A lot of it-shay will always be written about wine as we wine drinkers struggle to assimilate that maddening combination of sensory vagueness (What is that smell? Chewits! No, not Chewits…’), and inspiriting pleasure which drinking good wine nearly always elicits.

It’s a pursuit that seems doomed to failure from the off, but it doesn’t stop us trying. Very occasionally, we will hit upon that elusive aroma, that errant memory or that mot juste to describe what is being so seductively suggested to us from the glass. And that will be a good day.

Until then, we will hammer on with our ‘reminds me of’s and ‘something like’s and hope we strike somewhere close to the head of the nail. It’s a good exercise. It warms the imaginative faculties – which is something John Keats would have approved of.

A few days ago I had – or rather shared, because that’s what made the experience as good as it was – a bottle of claret, a 1985 Le Bon Pasteur Pomerol, which gave me very possibly the most pleasure I’ve had from a bottle of wine in my life, and had me striving in that well-established way to put my finger on just what made it so.

Christ, it was good. It had me smiling quietly to myself from the first to the last drop. There was just a tremulous hint of the rich, ripe fruit of the harvest of 29 years ago, a sweet-savoury-sweet depth of flavour – Strawberries, was it? Dates, were they? Cigar boxes, did you? – that hummed around my brain for about a minute after each sip, and such a velvety texture, such yawningly, meltingly soft tannins, that I felt as if I was hovering slightly off the ground for the half-hour or so that it lasted.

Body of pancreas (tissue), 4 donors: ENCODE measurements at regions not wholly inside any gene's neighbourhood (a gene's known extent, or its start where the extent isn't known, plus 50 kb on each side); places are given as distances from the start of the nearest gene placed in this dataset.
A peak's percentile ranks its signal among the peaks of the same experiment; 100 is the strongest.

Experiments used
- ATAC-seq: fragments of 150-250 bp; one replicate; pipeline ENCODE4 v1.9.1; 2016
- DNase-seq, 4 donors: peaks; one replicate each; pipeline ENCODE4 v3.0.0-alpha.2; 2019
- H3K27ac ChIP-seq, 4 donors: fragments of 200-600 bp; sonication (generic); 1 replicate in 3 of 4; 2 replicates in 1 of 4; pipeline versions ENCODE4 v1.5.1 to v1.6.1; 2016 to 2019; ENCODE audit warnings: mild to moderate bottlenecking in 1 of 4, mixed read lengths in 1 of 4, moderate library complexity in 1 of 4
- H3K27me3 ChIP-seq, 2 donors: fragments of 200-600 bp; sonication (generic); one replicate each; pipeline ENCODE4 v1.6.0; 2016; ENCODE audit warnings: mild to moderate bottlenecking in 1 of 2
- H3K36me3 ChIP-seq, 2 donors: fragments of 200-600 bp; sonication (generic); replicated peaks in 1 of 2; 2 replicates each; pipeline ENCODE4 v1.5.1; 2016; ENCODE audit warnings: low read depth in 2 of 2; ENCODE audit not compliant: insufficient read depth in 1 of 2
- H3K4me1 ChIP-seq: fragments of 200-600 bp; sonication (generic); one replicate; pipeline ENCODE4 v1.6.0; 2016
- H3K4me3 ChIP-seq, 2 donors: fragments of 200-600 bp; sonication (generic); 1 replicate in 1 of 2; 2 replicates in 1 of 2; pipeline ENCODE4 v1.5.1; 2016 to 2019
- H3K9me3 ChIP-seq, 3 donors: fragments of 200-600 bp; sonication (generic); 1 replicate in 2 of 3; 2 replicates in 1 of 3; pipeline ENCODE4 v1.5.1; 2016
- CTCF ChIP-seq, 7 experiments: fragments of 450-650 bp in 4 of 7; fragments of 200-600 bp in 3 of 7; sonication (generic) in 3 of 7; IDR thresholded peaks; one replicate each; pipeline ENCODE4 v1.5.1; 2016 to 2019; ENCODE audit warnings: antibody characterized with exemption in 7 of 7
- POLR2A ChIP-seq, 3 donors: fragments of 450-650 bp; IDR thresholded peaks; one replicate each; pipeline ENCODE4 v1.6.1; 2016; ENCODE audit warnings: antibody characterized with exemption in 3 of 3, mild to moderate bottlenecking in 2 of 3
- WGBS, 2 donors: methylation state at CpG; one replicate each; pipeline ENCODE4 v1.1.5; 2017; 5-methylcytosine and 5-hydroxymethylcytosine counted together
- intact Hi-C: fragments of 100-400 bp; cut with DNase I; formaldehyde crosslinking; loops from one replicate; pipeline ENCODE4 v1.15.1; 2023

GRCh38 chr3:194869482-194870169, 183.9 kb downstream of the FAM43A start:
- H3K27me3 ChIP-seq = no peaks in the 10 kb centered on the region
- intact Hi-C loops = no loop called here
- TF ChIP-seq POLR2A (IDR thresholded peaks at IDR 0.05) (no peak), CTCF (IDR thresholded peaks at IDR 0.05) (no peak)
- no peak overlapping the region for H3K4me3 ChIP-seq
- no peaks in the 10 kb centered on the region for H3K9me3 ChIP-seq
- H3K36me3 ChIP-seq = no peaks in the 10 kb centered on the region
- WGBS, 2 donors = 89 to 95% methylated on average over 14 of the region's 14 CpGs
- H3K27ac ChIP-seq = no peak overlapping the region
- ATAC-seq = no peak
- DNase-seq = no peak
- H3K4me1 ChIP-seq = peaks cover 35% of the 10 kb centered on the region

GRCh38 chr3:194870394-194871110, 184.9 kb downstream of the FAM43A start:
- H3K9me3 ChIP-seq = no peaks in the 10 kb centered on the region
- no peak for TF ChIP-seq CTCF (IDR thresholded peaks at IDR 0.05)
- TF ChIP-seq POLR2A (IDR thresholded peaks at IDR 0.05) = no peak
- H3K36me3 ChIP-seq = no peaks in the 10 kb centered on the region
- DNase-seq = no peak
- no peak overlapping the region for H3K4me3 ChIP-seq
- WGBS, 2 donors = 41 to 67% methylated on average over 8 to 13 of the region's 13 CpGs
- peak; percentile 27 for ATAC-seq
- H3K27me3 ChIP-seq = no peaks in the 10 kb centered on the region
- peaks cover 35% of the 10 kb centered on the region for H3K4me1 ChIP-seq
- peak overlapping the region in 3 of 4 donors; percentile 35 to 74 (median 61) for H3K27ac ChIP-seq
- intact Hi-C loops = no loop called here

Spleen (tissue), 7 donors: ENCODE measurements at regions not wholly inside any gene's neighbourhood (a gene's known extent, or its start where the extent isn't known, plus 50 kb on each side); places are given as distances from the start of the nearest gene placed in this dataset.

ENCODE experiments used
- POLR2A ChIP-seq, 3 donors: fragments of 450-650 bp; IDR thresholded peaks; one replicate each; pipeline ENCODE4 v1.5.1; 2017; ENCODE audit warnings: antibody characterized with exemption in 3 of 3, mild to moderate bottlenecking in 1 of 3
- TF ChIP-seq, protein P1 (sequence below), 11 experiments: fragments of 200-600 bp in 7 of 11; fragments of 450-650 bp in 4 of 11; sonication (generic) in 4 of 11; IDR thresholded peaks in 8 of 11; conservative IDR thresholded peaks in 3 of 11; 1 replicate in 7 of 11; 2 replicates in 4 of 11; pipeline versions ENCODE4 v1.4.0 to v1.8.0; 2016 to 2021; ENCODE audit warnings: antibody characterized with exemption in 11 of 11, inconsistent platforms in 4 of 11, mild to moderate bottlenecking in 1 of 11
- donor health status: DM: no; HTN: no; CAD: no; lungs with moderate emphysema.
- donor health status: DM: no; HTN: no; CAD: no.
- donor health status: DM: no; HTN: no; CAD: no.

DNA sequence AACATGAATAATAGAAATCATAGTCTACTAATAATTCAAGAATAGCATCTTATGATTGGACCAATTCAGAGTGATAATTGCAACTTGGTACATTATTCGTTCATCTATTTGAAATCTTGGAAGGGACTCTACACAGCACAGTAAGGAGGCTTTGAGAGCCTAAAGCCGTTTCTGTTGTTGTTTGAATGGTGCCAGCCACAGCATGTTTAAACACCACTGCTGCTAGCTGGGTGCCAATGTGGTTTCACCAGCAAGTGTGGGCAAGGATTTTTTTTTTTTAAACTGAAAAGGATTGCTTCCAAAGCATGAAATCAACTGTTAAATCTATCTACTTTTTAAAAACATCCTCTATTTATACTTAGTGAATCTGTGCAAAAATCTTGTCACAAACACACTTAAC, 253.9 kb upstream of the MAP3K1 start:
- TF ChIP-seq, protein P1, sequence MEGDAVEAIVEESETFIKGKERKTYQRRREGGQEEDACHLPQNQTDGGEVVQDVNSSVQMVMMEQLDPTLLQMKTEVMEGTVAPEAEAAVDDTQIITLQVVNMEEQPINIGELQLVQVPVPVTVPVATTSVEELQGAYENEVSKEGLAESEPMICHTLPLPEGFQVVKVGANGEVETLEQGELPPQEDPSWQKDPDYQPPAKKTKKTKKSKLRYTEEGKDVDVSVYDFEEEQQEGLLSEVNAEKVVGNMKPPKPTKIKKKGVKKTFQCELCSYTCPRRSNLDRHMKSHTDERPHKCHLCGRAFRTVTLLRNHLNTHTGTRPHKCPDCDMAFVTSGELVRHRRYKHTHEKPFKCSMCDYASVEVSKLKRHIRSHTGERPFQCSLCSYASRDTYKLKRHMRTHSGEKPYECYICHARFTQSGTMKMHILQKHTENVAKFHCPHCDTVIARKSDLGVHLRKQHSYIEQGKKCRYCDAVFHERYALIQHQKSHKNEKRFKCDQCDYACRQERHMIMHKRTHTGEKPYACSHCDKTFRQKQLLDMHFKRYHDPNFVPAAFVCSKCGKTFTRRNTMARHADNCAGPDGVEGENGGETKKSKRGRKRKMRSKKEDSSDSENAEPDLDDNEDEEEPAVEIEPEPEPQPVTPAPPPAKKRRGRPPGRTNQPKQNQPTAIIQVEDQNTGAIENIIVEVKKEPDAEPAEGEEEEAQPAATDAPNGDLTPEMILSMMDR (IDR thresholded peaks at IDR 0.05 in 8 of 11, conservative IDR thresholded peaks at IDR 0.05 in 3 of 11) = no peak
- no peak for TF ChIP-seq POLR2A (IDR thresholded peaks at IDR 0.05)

bon pasteur

Now that was a fine claret, which put me in mind of Keats and his far more finessed attempt to describe his passion for the stuff. Not a lot of people know that Keats was ‘well into’ his claret, as well as being one of the greatest romantic poets ever to have lived. At one point he even suggested to his brother, George, who had moved to the new frontiers of America to seek his fortune, that he might send some vine roots over to him so George could make a semblance of the stuff for himself.

This is Keats’s effervescent encomium to claret, written in a letter to his brother George some time between February and May 1819:

Now I like Claret [and] whenever I can have Claret I must drink it. ‘T is the only palate affair that I am at all sensual in. For really ‘t is so fine. It fills the mouth one’s mouth with a gushing freshness, then goes down cool and feverless, then you do not feel it quarrelling with your liver, no it is rather a Peace maker and lies as quiet as it did in the grape. Then it is as fragrant as the Queen Bee; and the more ethereal Part of it mounts into the brain, not assaulting the cerebral apartments like a bully in a bad house looking for his trul and hurrying from door to door bouncing against the waist-coat; but rather walks like Aladin about his own enchanted palace so gently that you do not feel his step. Other wines of a heavy and spirituous nature transform a Man into a Silenus; this makes him a Hermes, and gives a Woman the soul and immortality of Ariadne for whom Bacchus always kept a good cellar of claret.

It makes me happy to know that I share that same ‘palate passion’ – and I say that primarily as a way of neatly concluding this, my 22nd blog post.


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